As the Russian invasion of Ukraine continues, the pressure on Russia is mounting.Facing serious financial sanctions, the country’s economy is crashing and the value of its currency, the Russian ruble, is in freefall.
Now, it appears Russian people are turning to cryptocurrency amid circumstances that have prompted citizens to line up at ATMs and get their money out of banks before it’s too late.
The Russian ruble fell to a record low against the U.S. dollar on Monday, plummeting by 30 per cent at one point before regaining a third of its losses as the Central Bank of Russia hiked the interest rates from 9.5 per cent to 20 per cent. High interest rates often lure local currency depositors in a bid to help stop further depreciation, or at least that’s the goal.
Now, there are indications that Russians are converting their rubles into cryptocurrency in a bid to protect the value of their savings. Specifically, much of the buying activity has centered on Tether (USDT), a stablecoin that is pegged 1:1 with the value of the U.S. dollar.
Data from blockchain research firm Arcane Research shared with Motherboard shows that USDT/RUB (Tether/Russian ruble) trading volume on Monday broke a new record with $34.94 million. The previous daily record, $34.31 million, was in May of last year, when Bitcoin’s price came crashing down after Elon Musk criticized its environmental footprint, and many investors—not just Russians—switched to stablecoins.
Monday’s’s trading volume in Tether was 519 percent above the average for this year—a period when Russian invasion rumors and possible sanctions were already circulating.
Last week, Bitcion saw a 214 percent week-over-week growth in BTC/RUB volume, compared to a 46 percent growth in the global volumes in the same period, Arcane analyst Vetle Lunde told Motherboard. “Russian investors are evidently far more active in the market compared to the global investors,” he said.
The ruble-denominated Bitcoin trade recorded $11.4 million in daily volume on Monday—a large amount but a far cry from the stablecoin trade volume in rubles.
“Interestingly, the stablecoin trade volume outpaces that of the BTC/RUB trade volume. While the BTC volume has obviously accelerated, the tendency seems to be that Russian traders prioritize dollar exposure at the moment,” Lunde said.
A key tension emerging with crypto in the Russian invasion of Ukraine centers around official sanctions vs. usage by ordinary citizens. On Monday, major cryptocurrency exchanges including Binance and Coinbase declined a request from the Vice Prime Minister of Ukraine to ban all Russian users, citing the possible harm, while emphasizing that the companies are complying with all official sanctions. This stance was also encouraged by American officials, according to anonymous sources who spoke with Bloomberg. Officials have reportedly urged crypto exchanges “to take a targeted approach focused only on those whom have been sanctioned, in part because of legal concerns,” the outlet reported.
Although crypto may give the appearance of being a safe haven for sanctions evasion “allowing Putin and his cronies to evade economic pain,” as Senator Elizabeth Warren put it in a recent tweet, the reality is far different.
Tether Holding Ltd is a centralized company which operates the stablecoin Tether, and it has a history of freezing assets belonging to wallets involved in crimes at the behest of law enforcement, including exploits of decentralized finance (DeFi) protocols where actions are easy to trace on-chain.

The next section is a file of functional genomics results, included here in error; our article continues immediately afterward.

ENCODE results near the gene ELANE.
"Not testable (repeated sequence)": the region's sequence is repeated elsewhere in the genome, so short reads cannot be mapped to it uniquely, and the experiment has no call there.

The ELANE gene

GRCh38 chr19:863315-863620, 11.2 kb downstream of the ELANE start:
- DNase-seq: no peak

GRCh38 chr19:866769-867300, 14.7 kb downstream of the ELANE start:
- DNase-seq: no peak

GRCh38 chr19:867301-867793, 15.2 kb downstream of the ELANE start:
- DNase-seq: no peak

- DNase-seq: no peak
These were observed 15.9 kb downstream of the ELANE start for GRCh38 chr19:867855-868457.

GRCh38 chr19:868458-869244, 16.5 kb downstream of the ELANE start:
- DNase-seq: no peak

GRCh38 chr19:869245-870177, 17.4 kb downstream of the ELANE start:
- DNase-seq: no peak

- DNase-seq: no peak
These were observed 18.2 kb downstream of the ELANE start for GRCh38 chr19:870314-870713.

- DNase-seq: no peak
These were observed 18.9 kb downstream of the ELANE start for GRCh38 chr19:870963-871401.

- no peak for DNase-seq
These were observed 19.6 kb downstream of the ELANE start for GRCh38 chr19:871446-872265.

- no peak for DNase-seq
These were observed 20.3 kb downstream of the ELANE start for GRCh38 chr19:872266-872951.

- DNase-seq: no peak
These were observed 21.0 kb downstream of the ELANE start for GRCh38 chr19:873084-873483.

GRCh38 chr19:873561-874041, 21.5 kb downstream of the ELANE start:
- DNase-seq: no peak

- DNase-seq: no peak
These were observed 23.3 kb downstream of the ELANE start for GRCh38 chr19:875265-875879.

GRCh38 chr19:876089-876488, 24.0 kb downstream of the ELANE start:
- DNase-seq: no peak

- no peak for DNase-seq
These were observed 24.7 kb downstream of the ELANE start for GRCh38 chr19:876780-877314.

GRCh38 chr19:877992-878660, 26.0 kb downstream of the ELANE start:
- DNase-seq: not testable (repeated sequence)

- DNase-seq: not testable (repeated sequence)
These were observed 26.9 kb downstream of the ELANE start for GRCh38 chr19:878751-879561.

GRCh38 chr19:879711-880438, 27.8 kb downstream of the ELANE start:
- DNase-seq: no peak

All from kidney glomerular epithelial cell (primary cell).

Tether told Motherboard it actively monitors the currency to identify attempts to evade sanctions.
“As with all of our customer accounts, Tether conducts constant market monitoring to ensure that there are no irregular movements or measures that might be in contravention of international sanctions,” A Tether spokesperson said in a statement shared with Motherboard. “This is part of Tether’s rigorous compliance programme, including onboarding new customers.”
“Tether regularly cooperates with global regulators and law enforcement requests and will impose freezes, as able, on assets pursuant to applicable law. These procedures are in place to protect all Tether users and the wider community,” the spokesperson said.
Russians aren’t alone in buying up USDT or Bitcoin amid the crisis. Data from Arcane Research also shows trading volume for both cryptocurrencies denominated in Ukrainian hryvnia spiked around the day of the invasion, but the interest in crypto isn’t as pronounced as in the Russian market. “It makes sense, as Ukrainians don’t face the risks of sanctions analogous to the Russians,” Lunde told Motherboard.
Although some other stablecoins like UST (TerraUSD) or MIM (Magic Internet Money) are decentralized, many investors prefer Tether despite its seemingly constant run-ins with regulators because it has high liquidity and therefore it is easy to trade at all times. It’s also the only stablecoin option for ruble-denominated trade on cryptocurrency exchanges like Binance.
Commenting on the request to ban all Russian users, Jesse Powell, CEO of U.S.-based exchange Kraken, said in a tweet that “such a requirement could be imminent,” adding the hashtag #NYKNYC, meaning “not your keys, not your coins.”
Even though cryptocurrency appears to be a viable escape hatch for citizens holding a crashing currency for now, that could change. Russians who hold their Tether on the Ethereum network, under their sole control, may still find themselves trapped if they’re deemed persona non grata by governments, and their compliant centralized guardians on the blockchain.